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Niharika Momtaz had carved a niche for herself as a designer of jewellery and fashion wear. But while working in the art scene in Dubai, where she is based, she suddenly got drawn by the buzz surrounding NFTs (non-fungible tokens). As much as she loved crafting and creating physical pieces, she realised her designs had potential to work as NFTs.
She embarked on a journey to familiarise herself with blockchain technology, digitisation of art, and so on. Last year, through a collaboration with Morrow Collective, a partner company, she finally created an NFT. She painstakingly took high quality photos of her physical artwork, from every side, for 3D modelling, which converted it to a digital token that’s usable in a blockchain application.
Her first ever NFT creation was an animated representation of one of her jewellery designs. Her fellow artists and peers were very much taken by it. Inspired by the response, she did not waste time to launch an NFT platform, Meta Moina, for trading digital artworks by herself and fellow Bangladeshis.
The convergence of technology and art is a fairly common phenomenon in the developed world; Bangladesh’s artists, however, have been slow to respond to it until now.
In the fashion industry, NFTs are now to represent exclusive access to limited edition digital products, such as a one-of-a-kind designer dress or a pair of shoes. NFTs are unique digital assets that represent ownership of a specific piece of content in the metaverse – such as an artwork, photography, animation, or even a tweet.
“Working in Dubai’s art space, I realised that people are spending more and more time online. And however small, there is a certain market for digital artworks,” she said. “I wanted to find a way to showcase my and fellow Bangladeshi artists’ work in that space.”
NFTs are digital assets that are stored on a blockchain, making them unique and uncopyable. They have gained popularity in the art world as a way for artists to sell their digital work as one-of-a-kind pieces.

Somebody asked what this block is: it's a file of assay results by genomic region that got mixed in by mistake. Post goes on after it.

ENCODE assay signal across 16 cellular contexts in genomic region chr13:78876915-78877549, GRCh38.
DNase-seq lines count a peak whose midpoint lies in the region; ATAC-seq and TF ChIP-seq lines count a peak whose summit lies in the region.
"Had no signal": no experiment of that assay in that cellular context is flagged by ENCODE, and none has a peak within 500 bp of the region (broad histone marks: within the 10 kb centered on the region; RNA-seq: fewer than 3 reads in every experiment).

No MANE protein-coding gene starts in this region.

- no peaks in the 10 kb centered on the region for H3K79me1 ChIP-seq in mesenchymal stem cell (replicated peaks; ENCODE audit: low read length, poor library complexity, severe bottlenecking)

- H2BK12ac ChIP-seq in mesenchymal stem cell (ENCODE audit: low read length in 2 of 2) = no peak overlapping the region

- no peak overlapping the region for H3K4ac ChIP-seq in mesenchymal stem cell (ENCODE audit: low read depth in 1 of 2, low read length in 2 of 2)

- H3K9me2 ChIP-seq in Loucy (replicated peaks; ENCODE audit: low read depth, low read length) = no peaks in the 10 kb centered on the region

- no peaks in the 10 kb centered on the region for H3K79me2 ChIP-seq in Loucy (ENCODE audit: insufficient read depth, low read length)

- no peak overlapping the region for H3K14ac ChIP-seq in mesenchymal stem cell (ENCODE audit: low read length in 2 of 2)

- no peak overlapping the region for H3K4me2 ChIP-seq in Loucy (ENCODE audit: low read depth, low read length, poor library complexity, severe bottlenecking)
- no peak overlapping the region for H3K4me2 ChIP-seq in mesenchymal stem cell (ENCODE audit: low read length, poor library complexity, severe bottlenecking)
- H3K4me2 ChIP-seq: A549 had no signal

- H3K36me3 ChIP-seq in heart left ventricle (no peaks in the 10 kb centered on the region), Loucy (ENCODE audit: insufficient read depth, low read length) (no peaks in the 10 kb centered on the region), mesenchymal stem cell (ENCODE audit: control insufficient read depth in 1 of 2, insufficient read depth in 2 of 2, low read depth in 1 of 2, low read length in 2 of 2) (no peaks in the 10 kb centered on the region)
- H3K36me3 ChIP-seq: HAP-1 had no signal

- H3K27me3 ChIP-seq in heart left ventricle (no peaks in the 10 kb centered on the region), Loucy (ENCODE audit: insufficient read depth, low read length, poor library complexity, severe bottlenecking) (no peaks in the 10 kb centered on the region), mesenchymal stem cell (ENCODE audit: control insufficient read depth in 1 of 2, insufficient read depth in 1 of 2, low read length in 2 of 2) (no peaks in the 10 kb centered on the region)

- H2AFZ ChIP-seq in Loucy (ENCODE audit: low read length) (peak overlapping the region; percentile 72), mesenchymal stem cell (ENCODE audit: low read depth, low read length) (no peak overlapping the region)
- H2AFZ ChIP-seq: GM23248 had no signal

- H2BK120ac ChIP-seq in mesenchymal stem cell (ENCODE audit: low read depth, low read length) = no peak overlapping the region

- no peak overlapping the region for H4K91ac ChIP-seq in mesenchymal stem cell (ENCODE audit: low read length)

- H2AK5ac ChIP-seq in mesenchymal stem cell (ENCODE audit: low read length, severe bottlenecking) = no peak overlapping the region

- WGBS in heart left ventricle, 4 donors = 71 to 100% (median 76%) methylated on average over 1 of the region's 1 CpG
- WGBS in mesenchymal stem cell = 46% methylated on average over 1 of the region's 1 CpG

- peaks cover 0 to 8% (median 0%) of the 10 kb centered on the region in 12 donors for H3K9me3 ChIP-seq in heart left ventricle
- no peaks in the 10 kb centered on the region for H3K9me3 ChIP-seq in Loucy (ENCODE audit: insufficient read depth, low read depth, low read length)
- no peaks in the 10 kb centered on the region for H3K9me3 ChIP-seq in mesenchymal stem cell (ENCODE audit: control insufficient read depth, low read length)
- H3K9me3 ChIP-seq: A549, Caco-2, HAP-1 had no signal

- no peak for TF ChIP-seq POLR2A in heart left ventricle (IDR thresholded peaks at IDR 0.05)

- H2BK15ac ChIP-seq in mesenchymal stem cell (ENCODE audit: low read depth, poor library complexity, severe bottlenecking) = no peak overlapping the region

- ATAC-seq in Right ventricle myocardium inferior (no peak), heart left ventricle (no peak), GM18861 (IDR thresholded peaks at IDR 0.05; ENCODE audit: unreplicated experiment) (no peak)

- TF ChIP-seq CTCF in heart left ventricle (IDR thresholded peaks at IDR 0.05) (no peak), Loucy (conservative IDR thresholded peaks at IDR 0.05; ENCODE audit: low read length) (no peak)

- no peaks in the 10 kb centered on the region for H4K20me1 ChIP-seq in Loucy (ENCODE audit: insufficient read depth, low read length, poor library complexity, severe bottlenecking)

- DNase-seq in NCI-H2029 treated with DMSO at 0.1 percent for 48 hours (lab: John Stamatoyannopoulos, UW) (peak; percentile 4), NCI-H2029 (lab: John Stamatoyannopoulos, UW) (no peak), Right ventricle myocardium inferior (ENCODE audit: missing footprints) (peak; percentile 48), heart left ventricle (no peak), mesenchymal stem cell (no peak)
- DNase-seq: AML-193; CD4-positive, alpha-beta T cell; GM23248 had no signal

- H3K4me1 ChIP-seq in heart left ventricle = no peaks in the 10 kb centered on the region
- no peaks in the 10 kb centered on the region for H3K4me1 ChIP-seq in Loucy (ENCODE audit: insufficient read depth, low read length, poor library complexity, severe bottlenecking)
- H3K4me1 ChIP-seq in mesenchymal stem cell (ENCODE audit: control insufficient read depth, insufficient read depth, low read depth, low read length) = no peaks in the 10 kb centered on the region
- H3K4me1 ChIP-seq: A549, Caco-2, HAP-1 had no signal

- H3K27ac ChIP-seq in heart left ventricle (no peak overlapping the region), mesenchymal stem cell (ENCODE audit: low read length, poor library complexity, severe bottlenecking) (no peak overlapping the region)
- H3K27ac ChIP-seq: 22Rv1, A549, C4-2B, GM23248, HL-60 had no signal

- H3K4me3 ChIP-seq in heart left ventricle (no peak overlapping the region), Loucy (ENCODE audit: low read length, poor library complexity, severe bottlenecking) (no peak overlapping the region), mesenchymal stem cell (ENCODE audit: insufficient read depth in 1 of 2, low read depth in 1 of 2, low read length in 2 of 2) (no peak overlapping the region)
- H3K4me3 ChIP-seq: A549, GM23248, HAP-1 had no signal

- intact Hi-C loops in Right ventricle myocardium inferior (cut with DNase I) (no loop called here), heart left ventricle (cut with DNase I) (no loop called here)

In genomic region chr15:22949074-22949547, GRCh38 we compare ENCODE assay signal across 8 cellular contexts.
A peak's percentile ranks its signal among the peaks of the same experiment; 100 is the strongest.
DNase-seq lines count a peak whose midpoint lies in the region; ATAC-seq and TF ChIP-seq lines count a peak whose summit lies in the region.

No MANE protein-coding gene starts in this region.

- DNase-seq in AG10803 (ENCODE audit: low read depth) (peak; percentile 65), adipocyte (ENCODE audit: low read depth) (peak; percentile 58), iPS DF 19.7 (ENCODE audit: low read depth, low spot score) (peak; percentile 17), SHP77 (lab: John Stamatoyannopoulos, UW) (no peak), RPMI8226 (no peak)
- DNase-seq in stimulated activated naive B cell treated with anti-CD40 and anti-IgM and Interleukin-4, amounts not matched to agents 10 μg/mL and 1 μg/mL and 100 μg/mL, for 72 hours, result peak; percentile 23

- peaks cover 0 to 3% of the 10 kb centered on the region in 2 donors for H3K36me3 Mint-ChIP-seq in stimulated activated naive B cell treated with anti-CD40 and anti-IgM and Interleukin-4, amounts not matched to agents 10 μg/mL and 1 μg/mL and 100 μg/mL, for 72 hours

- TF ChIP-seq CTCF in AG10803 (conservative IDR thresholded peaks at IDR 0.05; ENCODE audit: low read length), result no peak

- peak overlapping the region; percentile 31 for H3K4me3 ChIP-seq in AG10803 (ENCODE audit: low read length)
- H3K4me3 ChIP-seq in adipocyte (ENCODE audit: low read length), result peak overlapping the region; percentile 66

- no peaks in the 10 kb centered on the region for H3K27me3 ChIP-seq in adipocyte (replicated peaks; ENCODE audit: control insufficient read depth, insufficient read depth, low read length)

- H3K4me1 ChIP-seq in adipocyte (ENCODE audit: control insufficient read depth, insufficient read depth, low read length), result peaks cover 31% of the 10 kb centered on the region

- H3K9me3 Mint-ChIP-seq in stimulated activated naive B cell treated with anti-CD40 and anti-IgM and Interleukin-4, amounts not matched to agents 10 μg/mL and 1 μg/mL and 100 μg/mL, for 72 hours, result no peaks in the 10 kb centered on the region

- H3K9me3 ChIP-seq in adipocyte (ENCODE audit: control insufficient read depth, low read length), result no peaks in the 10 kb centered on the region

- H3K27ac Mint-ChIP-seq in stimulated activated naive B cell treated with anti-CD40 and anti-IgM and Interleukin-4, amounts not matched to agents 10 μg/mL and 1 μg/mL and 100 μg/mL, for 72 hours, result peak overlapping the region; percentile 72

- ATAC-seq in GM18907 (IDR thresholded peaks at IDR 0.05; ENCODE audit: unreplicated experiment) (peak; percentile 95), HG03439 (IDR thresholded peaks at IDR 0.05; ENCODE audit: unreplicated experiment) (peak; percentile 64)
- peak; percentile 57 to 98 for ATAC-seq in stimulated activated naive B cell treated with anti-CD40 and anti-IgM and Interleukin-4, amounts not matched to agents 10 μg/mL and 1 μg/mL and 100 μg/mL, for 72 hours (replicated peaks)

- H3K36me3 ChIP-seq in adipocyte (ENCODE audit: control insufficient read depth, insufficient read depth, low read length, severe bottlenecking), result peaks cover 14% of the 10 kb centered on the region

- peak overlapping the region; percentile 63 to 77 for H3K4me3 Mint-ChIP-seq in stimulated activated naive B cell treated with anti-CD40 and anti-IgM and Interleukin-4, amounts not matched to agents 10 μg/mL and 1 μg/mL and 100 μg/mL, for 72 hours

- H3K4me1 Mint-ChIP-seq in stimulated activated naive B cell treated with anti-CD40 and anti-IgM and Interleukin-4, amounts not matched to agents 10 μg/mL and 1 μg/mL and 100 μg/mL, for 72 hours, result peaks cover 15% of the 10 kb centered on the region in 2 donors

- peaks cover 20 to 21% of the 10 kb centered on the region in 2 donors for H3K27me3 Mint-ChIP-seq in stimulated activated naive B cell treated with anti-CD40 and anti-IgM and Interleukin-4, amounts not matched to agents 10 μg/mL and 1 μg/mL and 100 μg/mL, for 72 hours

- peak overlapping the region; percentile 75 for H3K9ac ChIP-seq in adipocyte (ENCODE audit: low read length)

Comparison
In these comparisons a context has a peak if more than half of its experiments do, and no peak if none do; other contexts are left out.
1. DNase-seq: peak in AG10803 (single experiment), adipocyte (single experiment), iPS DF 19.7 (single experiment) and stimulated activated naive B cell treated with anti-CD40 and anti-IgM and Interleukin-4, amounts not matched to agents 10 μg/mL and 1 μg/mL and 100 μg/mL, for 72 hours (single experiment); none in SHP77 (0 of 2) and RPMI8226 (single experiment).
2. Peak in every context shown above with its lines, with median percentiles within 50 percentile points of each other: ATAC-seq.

Meta Moina currently represents six Bangladeshi artists and designers, including Fareha Zeba, Md Harun-ar-Rashid, Habiba Nowrose, Mahmuda Siddique, Afroza Hossain, and Niharika Momtaz. The platform is UAE-based, as the underlying technology of blockchain is yet to gain popularity in Bangladesh.
“Not only does this give collectors a chance to own a unique piece of fashion history, but it also creates a new way for me to connect with my audience,” she said. “I can share my creative process with them in a way that wasn’t possible before.”
But for Niharika, the platform is more than just a business venture. “It’s about bringing Bangladeshi art to the world,” she said. “NFTs give us a way to showcase our unique culture and craftsmanship on a global stage.”
Niharika hopes that her success will inspire other designers in Bangladesh and beyond to embrace new technologies and push the boundaries of their industries. “The world is changing fast,” she said. “We have to be willing to change with it.”
How does NFT artwork work?
Converting physical artworks into NFTs is a meticulous process that requires careful documentation. Meta Moina has assembled a team of technical experts who specialise in executing this process.
First, artists at Meta Moina create physical pieces of jewellery, artwork, or photographs. Once a piece is complete, they take high-quality photos of it from every angle, capturing all the intricate details that make it unique.